How To Care For Your Loved One With Dementia At Home


Watching someone you love go through tough trials in life is a hard pill to swallow. If they have been diagnosed with dementia, you know all too well it is a tough disease to go through, especially alone. For you and your loved one, inpatient skilled nursing care is not an option right now. You want to try caregiving at home. Here are some ways to make it work for everyone.

Hire A Private Care Team

If your loved one still wants to live independently at home or wants to move into your home, a private care team can help. You can hire private caregivers to come to the home and assist with ADLs or activities of daily living. You can go through a home care company or hire professionals independently. This includes:

  • Private duty nurse- Depending on their credentials and the level of care you need, you can hire an LPN or RN. Private nurses can help with most healthcare needs. 
  • Home Health Aide- This person should have completed training accredited by a state or national school. An HHA can help with bathing, eating, dressing, and walking assistance. 
  • Respite Care- You can hire someone to stay with your loved one so you can go to work or get a break. 

No matter what needs your loved one with dementia has, there are at-home care teams who can help. Ask for a referral from your loved one's doctor or local social work office. 

See If Your Loved One Qualifies for Care

If your loved one has been in an assisted living or nursing home and you want to transfer them home, inquire about what home care services may be covered. In many cases, medical insurance may cover all or a portion of the cost. Some secondary insurances also cover home care services.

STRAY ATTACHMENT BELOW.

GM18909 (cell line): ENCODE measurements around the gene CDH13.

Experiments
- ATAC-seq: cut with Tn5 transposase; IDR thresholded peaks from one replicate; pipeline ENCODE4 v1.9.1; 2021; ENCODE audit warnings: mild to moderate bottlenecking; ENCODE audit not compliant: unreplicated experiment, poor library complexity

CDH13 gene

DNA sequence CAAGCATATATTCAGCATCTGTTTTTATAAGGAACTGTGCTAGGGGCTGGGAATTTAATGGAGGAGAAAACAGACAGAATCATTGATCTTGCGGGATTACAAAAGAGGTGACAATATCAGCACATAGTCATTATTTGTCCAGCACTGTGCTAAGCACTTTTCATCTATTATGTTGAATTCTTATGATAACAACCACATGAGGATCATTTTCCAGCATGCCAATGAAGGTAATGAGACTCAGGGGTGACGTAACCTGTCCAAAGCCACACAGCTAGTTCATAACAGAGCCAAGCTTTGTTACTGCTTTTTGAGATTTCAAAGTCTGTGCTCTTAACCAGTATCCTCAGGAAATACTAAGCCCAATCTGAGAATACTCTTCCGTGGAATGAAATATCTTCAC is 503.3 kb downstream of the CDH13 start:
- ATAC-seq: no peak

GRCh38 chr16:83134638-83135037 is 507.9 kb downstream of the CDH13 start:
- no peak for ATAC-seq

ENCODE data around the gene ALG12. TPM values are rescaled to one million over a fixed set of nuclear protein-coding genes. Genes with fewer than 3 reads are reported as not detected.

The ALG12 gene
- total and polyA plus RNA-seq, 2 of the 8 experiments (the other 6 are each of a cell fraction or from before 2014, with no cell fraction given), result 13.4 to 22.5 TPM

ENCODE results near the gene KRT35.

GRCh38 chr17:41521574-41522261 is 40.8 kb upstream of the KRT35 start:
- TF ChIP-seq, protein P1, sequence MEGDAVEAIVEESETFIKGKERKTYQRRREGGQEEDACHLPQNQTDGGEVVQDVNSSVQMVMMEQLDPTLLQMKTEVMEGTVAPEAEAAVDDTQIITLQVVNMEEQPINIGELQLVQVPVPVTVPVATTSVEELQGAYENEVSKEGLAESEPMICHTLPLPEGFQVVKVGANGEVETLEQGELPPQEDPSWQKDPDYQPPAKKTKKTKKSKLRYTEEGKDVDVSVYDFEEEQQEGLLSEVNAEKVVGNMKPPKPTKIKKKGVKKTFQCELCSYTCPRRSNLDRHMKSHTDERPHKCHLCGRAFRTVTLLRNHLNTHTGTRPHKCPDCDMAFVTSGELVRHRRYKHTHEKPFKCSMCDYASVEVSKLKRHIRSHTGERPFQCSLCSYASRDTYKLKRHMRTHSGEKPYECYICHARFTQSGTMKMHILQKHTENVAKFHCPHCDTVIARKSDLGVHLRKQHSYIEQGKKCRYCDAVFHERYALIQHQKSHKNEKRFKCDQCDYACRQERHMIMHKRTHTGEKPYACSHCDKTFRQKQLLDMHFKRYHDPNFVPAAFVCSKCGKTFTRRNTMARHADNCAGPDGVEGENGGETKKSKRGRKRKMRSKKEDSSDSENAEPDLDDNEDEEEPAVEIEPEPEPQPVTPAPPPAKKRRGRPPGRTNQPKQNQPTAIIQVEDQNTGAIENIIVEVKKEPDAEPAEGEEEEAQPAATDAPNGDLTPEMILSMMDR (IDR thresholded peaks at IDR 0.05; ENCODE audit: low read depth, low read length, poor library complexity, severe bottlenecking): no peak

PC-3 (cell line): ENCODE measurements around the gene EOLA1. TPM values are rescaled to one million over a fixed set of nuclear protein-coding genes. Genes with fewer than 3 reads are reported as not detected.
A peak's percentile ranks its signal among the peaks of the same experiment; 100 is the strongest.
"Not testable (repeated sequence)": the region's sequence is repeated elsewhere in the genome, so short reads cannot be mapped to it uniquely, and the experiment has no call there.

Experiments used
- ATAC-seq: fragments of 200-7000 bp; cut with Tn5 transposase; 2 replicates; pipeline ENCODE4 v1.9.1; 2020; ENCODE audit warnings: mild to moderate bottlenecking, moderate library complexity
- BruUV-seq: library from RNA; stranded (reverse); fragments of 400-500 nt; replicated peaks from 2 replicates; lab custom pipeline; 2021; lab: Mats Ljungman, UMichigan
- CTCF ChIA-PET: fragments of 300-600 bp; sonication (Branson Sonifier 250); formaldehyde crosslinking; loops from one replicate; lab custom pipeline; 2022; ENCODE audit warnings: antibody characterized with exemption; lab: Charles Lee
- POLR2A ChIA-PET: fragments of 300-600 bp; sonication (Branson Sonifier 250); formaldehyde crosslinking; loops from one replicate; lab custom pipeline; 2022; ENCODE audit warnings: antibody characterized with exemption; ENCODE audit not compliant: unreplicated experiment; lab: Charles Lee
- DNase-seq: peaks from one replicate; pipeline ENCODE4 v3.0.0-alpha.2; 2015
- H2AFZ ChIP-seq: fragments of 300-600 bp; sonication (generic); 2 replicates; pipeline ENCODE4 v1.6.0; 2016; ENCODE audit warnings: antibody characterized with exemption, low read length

From there, a local home care company can provide at-home medical services. This may include a social worker, occupational therapist, or speech and language therapist to help assist your loved one's needs as they deal with their dementia on a daily basis. 

Seek Out Support

Taking care of someone with dementia means their needs are ever-changing. Things can take a twist and turn at a moment's notice. Having a good support system in place is essential for good care. 

Start with your doctor for a referral. They can connect you with professionals in the area who specialize in dementia and Alzheimer's disease. Don't forget about your neighbors, friends, family, and church congregation for additional emotional support.  

Caring for your loved one with dementia is a great gift, but you are up to the challenge. You are providing around-the-clock support to them so they don't feel scared and alone. The end goal is to have them safe and thriving as independently as possible.


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